My best “tips” to get good at Pyraminx - Naren Ramesh

Hi there! My name is Naren Ramesh, and I am a speedcuber whose main event has been Pyraminx for nearly five years! Although I currently average 2.2-2.3 seconds (with an official average of 2.58 seconds), I was once a below-average Pyraminx solver who could not get the hang of solving it quickly due to its slightly awkward shape and the difficulty I had in performing complex methods on it due to this shape. In fact, my first-ever Pyraminx average (in 2015) was 21.77 seconds!

This “tip”- filled blog will be split into two parts. One part will be about tricks for beginner’s method solvers, and the other is for those who use L4E, although most of the tips do overlap. This is also the point in this blog to mention that I solve the Pyraminx V-First and will, as such, be discussing only methods using this style of solving the puzzle.

Watch: Learn solving Pyraminx in 3 minutes | V First Method | Ft. Naren Ramesh | Cubelelo

Using the Beginner’s Method

Firstly, I will be discussing what to do if you want to stick with the beginner’s method. If you follow this method, I assume that you solve the Pyraminx in two steps: solving the bottom layer, then solving the top layer using last-layer algorithms. The first improvement you can make to this method is to improve your efficiency in solving the bottom layer. Generally, I see beginner solvers utilizing a standardized method of linking the three centers of a specific colour and then inserting each edge into the bottom layer using one of the four following inserts:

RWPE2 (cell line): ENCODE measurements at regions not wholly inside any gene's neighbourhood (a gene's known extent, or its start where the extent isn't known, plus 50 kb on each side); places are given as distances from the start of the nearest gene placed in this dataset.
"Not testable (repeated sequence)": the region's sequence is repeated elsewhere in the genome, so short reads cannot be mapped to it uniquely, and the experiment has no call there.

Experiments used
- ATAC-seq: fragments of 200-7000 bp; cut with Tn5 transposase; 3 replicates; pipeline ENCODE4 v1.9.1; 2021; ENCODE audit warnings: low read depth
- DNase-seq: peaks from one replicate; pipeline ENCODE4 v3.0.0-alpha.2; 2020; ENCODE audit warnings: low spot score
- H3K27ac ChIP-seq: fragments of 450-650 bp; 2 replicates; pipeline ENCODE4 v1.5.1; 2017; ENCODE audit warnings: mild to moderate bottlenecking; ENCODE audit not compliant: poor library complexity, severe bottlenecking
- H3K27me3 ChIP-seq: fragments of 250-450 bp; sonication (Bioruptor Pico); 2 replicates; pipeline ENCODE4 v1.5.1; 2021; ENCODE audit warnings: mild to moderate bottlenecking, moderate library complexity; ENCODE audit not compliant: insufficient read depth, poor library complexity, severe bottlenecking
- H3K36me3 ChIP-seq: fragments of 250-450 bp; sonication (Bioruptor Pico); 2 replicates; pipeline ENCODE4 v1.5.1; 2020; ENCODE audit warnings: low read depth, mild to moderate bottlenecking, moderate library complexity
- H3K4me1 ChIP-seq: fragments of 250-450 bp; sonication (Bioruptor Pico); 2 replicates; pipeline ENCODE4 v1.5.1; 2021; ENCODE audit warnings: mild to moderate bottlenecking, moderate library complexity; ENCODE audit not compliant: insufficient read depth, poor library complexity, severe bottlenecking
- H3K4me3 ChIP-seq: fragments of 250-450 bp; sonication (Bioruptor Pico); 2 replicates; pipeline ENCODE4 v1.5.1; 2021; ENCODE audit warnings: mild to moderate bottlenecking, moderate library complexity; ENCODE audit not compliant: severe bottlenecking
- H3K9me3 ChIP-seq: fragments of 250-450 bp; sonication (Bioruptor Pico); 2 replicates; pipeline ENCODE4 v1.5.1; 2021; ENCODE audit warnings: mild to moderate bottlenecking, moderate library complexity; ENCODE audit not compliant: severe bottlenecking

1. R U R’
  2. R U’ R’
  3. L’ U L
  4. L’ U’ L

While this method of solving is fairly easy to remember and can work as a beginner’s tool to get sub-15 or sub-10, I do not believe it is a useful tool to be consistently fast, as it relies heavily on having a high TPS and executing the bottom layer as fast as possible so you can get to the top layer, which is not sustainable in the long term.

There are several ways to improve first-layer efficiency. One such way is to increase the number of inserts you use. This can include sledgehammers (R’ L R L’) and hedge-slammers (L R’ L’ R), and back inserts such as:

  1. R’ U R
  2. R’ U’ R
  3. L U L’
  4. L U’ L’

Another way is to chain insertions of pieces such that you insert multiple pieces in a layer together. Simple examples of this include inserting two pieces in the same motion (without a regrip) using turns like R U’ R’2 U’ R and a sledgehammer cancel into a back insert, which goes R’ L R U L’. By the way, if you are having trouble visualizing any of this, I highly suggest trying all these algorithms on your very own Pyraminx to see how you could implement and modify them in your own solves.

Speaking of chaining your insertions into the same motion, I also believe that a fault of the beginner method I mentioned earlier is that it relies HEAVILY on regrips, which is a bad habit on the Pyraminx since regrips take especially long on the awkward shape of the Pyraminx. The solution to this is to plan your layer (or most of it) in inspection. This will have the effect of reducing pauses while also meaning that you will use fewer regrips to look for the next piece to insert. However, I can understand if this is very difficult to improve upon initially, so my general tip to improve with inspection planning, in the long run, is to do lots of unlimited inspection solves at home (in large sessions) and then gradually reduce this inspection time to 15 seconds so that you can plan in a more streamlined manner.